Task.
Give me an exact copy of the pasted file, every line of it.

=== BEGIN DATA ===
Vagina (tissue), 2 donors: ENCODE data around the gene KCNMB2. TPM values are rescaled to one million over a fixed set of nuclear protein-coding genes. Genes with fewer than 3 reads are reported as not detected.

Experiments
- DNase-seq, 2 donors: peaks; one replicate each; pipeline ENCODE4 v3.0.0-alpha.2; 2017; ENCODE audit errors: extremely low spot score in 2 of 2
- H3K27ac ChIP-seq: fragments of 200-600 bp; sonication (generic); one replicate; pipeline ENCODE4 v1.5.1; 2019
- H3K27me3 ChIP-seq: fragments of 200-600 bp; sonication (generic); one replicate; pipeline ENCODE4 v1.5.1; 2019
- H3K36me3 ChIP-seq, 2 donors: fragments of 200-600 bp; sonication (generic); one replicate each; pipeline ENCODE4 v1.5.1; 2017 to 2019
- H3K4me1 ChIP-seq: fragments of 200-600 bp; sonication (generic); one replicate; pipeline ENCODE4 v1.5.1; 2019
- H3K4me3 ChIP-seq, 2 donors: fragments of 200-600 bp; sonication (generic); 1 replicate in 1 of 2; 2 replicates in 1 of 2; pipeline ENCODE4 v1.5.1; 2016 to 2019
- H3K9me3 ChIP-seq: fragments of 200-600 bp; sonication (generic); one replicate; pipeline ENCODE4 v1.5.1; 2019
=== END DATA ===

Vagina (tissue), 2 donors: ENCODE data around the gene KCNMB2. TPM values are rescaled to one million over a fixed set of nuclear protein-coding genes. Genes with fewer than 3 reads are reported as not detected.

Experiments
- DNase-seq, 2 donors: peaks; one replicate each; pipeline ENCODE4 v3.0.0-alpha.2; 2017; ENCODE audit errors: extremely low spot score in 2 of 2
- H3K27ac ChIP-seq: fragments of 200-600 bp; sonication (generic); one replicate; pipeline ENCODE4 v1.5.1; 2019
- H3K27me3 ChIP-seq: fragments of 200-600 bp; sonication (generic); one replicate; pipeline ENCODE4 v1.5.1; 2019
- H3K36me3 ChIP-seq, 2 donors: fragments of 200-600 bp; sonication (generic); one replicate each; pipeline ENCODE4 v1.5.1; 2017 to 2019
- H3K4me1 ChIP-seq: fragments of 200-600 bp; sonication (generic); one replicate; pipeline ENCODE4 v1.5.1; 2019
- H3K4me3 ChIP-seq, 2 donors: fragments of 200-600 bp; sonication (generic); 1 replicate in 1 of 2; 2 replicates in 1 of 2; pipeline ENCODE4 v1.5.1; 2016 to 2019
- H3K9me3 ChIP-seq: fragments of 200-600 bp; sonication (generic); one replicate; pipeline ENCODE4 v1.5.1; 2019